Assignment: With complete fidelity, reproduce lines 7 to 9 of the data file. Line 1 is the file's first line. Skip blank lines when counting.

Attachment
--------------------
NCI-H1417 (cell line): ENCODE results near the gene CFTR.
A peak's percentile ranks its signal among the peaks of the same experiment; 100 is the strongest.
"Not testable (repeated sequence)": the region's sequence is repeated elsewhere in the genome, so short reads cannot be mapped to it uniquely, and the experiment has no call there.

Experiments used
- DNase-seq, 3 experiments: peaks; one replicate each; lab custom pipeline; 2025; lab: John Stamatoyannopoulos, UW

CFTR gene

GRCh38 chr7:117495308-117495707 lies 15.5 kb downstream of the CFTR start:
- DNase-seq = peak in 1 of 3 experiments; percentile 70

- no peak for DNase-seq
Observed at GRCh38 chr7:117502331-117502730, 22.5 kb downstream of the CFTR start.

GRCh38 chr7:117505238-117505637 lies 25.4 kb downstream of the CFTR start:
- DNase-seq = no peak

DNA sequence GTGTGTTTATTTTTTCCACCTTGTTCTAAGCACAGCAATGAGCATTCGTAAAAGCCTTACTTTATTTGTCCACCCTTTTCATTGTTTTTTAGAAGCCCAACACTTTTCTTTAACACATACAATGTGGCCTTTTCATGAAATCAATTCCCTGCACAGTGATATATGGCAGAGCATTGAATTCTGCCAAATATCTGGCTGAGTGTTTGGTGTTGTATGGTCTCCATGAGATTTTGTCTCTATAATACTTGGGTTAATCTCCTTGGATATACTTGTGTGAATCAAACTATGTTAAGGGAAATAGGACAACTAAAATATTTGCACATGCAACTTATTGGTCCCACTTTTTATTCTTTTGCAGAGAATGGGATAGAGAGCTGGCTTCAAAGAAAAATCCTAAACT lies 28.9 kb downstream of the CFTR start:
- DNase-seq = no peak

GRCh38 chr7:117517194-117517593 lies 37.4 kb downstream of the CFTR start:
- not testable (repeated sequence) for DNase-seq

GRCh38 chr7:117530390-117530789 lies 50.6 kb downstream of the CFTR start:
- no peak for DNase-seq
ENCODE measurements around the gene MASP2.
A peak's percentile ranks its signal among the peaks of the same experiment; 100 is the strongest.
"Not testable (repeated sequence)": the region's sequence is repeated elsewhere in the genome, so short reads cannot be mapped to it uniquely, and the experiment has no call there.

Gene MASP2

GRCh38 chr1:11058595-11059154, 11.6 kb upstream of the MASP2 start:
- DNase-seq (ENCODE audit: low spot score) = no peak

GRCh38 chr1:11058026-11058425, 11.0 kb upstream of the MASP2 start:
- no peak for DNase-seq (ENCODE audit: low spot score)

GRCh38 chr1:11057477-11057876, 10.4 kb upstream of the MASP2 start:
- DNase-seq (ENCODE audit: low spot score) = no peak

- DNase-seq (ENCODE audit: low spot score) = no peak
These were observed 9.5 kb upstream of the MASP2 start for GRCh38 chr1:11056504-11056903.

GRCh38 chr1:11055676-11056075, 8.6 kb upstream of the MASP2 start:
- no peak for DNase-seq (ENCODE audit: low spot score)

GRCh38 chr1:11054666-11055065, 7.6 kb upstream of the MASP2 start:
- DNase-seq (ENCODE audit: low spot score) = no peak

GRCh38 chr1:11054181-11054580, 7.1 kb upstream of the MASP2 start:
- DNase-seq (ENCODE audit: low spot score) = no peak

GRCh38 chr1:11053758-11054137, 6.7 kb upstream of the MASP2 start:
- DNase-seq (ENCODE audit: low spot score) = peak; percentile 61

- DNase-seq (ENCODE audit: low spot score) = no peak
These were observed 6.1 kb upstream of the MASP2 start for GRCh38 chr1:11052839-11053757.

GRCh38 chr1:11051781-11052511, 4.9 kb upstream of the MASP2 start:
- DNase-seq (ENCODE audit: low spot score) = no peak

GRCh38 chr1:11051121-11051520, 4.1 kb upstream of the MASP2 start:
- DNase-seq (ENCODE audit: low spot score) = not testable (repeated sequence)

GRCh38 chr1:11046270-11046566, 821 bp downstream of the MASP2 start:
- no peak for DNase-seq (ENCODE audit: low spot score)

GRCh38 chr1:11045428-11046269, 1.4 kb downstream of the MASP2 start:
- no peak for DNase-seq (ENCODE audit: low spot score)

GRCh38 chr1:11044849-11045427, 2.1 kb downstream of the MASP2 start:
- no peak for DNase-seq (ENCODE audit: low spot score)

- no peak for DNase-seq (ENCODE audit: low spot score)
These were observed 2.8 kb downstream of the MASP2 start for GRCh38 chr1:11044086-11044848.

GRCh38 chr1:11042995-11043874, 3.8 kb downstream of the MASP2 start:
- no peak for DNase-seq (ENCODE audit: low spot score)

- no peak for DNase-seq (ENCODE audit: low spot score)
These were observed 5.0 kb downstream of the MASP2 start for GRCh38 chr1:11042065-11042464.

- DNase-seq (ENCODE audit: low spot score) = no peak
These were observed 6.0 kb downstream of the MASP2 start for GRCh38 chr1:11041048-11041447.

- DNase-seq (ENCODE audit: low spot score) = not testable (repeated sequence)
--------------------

GRCh38 chr7:117495308-117495707 lies 15.5 kb downstream of the CFTR start:
- DNase-seq = peak in 1 of 3 experiments; percentile 70

- no peak for DNase-seq